Local kids have a little fun with the town “moron.”
(from A Near-Perfect Gift)
Travis Kratz may have wanted to say a number of things, but the only words we ever heard him speak were “You got a quarter?” and “Want me to do a jig?” He was a moron, a genuine one, a clinical one, and he was ugly, even if innocence should have made him cute.
On one hand, there’s something sort of Hollywood-ish about this: the small town kids taking out their boredom and frustration on anybody who’s different, in this case the “slow” boy who is almost certainly harmless. But on the other, larger hand (picture Hellboy) “Madman’s Moon” feels more democratic, more understanding of all its potential monsters. The local kids, gently repressed at all turns, are reduced to a pack mentality. Only in numbers can they push the boundaries. It’s an idea made plain by the “we” narration. (So you’re never quite clear what gender the narrator is.)
Here’s R.M. Kinder’s homepage. (She’s a woman.)
Examining the strained relationship between a single mom and her kid.
(from Story Quarterly #42)
Half an hour before Mimi was due back from school, I got out of bed and fried a grilled cheese sandwich in a pan with lots of butter. I wasn’t hungry at all, but we’d agreed once that the smell of grilled cheese filling a kitchen was the coziest smell in the world.
Mimi’s brief kidnapping is scary, and her mother, our narrator, is understandably changed by it. In fact, she keeps talking about how changed she is. Issues of paranoia and co-dependency are explored matter-of-factly, but we’re so deep in the mother’s head, we can’t help but feel sympathetic. Still. The story is so deliberate and singular in purpose, that it’s tough to feel swept up in it. But there’s a reason you can’t turn off a Lifetime Original Movie without a fight. And the twist at the end is worth the trip.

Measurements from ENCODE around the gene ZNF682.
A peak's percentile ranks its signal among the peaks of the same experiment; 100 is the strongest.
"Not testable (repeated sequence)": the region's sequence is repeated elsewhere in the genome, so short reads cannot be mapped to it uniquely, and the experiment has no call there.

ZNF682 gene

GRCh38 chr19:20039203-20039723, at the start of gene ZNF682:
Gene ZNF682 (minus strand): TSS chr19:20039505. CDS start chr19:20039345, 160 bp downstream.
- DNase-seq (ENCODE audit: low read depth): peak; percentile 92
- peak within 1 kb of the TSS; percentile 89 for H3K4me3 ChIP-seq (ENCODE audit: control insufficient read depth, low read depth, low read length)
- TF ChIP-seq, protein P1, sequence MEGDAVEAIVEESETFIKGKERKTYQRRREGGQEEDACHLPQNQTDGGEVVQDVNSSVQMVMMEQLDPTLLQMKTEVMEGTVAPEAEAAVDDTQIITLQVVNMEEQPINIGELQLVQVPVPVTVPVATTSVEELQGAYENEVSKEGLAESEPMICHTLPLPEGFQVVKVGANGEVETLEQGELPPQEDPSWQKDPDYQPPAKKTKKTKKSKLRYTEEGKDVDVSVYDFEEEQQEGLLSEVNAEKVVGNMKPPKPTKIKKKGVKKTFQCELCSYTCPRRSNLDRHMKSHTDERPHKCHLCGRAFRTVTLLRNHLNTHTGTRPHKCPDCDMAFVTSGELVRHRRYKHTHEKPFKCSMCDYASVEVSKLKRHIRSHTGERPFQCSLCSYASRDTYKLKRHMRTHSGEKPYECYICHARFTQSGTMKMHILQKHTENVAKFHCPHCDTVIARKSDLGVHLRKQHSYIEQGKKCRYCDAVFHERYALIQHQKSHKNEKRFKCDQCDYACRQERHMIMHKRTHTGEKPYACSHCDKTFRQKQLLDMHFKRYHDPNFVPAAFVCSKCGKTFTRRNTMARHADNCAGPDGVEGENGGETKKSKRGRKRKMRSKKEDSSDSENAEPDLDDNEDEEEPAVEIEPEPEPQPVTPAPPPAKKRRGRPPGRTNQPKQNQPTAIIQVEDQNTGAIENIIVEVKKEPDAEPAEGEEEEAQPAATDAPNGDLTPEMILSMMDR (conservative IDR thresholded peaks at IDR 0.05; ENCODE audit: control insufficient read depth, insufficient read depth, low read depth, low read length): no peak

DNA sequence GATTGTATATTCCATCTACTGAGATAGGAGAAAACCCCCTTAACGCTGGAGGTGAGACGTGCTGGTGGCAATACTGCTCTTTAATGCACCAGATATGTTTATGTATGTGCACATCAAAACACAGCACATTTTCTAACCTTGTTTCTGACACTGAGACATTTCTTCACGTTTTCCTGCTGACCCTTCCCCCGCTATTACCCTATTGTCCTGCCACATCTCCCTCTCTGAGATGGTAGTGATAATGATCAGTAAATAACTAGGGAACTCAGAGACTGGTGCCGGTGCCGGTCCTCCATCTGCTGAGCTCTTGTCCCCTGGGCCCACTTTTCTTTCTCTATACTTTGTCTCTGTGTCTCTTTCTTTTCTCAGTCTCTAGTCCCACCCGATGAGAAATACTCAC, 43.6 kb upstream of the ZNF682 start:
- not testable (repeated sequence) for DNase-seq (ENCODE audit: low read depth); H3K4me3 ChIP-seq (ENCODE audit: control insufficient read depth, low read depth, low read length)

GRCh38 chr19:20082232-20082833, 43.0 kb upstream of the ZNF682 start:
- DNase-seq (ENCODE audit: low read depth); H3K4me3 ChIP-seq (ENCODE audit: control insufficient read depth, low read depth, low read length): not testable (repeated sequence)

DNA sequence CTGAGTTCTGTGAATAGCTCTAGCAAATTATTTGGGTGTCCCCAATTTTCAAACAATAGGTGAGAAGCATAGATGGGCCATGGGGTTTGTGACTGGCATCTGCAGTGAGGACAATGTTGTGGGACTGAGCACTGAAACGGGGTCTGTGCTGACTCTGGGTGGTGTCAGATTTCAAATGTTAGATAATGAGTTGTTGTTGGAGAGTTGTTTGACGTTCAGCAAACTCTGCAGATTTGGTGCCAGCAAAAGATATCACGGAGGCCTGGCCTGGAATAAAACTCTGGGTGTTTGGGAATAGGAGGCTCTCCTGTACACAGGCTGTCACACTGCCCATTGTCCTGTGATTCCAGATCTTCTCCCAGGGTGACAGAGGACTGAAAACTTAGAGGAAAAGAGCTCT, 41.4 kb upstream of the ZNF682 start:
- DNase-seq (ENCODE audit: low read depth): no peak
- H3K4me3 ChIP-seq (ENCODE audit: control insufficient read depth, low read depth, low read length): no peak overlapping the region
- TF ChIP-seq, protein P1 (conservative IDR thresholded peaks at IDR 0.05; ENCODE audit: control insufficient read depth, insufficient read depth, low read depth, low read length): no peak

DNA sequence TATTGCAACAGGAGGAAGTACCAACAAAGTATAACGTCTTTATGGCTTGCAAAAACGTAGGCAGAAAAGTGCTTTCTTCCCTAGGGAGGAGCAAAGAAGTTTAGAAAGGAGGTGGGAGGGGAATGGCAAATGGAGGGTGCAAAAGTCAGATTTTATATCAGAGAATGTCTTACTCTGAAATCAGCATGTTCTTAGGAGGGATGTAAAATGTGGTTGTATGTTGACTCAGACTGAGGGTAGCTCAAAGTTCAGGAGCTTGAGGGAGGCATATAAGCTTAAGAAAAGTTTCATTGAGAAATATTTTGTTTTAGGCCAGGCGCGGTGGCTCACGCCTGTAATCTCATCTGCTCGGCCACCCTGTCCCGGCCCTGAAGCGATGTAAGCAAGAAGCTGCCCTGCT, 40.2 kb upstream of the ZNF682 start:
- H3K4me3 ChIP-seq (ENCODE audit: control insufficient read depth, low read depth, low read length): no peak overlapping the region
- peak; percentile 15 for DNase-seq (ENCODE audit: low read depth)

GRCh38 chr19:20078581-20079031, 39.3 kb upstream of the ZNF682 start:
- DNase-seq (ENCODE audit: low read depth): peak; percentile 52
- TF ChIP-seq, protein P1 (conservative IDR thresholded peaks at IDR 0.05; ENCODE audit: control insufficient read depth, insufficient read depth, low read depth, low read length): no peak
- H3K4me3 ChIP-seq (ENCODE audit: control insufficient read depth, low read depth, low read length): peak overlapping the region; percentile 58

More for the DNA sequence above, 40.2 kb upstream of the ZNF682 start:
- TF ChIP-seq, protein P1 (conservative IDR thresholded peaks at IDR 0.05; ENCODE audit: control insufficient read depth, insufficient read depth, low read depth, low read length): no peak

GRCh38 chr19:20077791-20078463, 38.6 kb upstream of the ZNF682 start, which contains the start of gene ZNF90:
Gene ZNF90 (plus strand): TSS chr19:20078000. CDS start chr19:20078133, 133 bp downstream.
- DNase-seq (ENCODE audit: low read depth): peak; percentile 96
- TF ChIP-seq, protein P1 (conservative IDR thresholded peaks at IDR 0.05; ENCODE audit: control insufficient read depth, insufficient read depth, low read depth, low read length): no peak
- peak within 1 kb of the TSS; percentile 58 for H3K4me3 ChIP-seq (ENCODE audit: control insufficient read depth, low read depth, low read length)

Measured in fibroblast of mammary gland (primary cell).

(I couldn’t find a decent pic of Story Quarterly 42 online, so I took my own.)
A brief conversation.
(from Samuel Johnson is Indignant)
“It’s extraordinary,” says one woman.
“It is extraordinary,” says the other.
That’s it, that’s the whole thing. When I see stories this short I think about whether they are stories at all and whether they are smug little stunts. This is a story, story enough for me. This is no gimmick, or it’s not one that bothers me. Lydia Davis writes these kinds of things, impossibly short shorts. This book has, I think, 56 stories in 2001 pages. I like this story, even if I, the reader, have to fill in the details, assuming I want them. I can picture these women. The long title gives feels like the sort of thing that pops up on screen before a wiggly-line animated scene, five seconds in a strange place before the screen goes white. Long titles, I say, make a lot of sense for really short works. While the story plays coy with the who-what-where, the title slips us the why up front.
A budding obsessive compulsive reasons out her affliction and sizes up the competition.
(from McSweeney’s No. 1)
The first page or so braced me for an interesting, if familiar, insight into the mind of an undiagnosed OCD sufferer. Lovingly told in stringy sentences but real Lifetime Original Movie stuff. Anyway it got funny and layers were added and I ended up really digging it. And it ends with a sweet little punchline. Very cool. I recently bought that collection reprinting the first three issues of McSweeney’s. You can also find this story in Courtney Eldridge’s collection Unkempt Stories, which i actually think I have around here somewhere.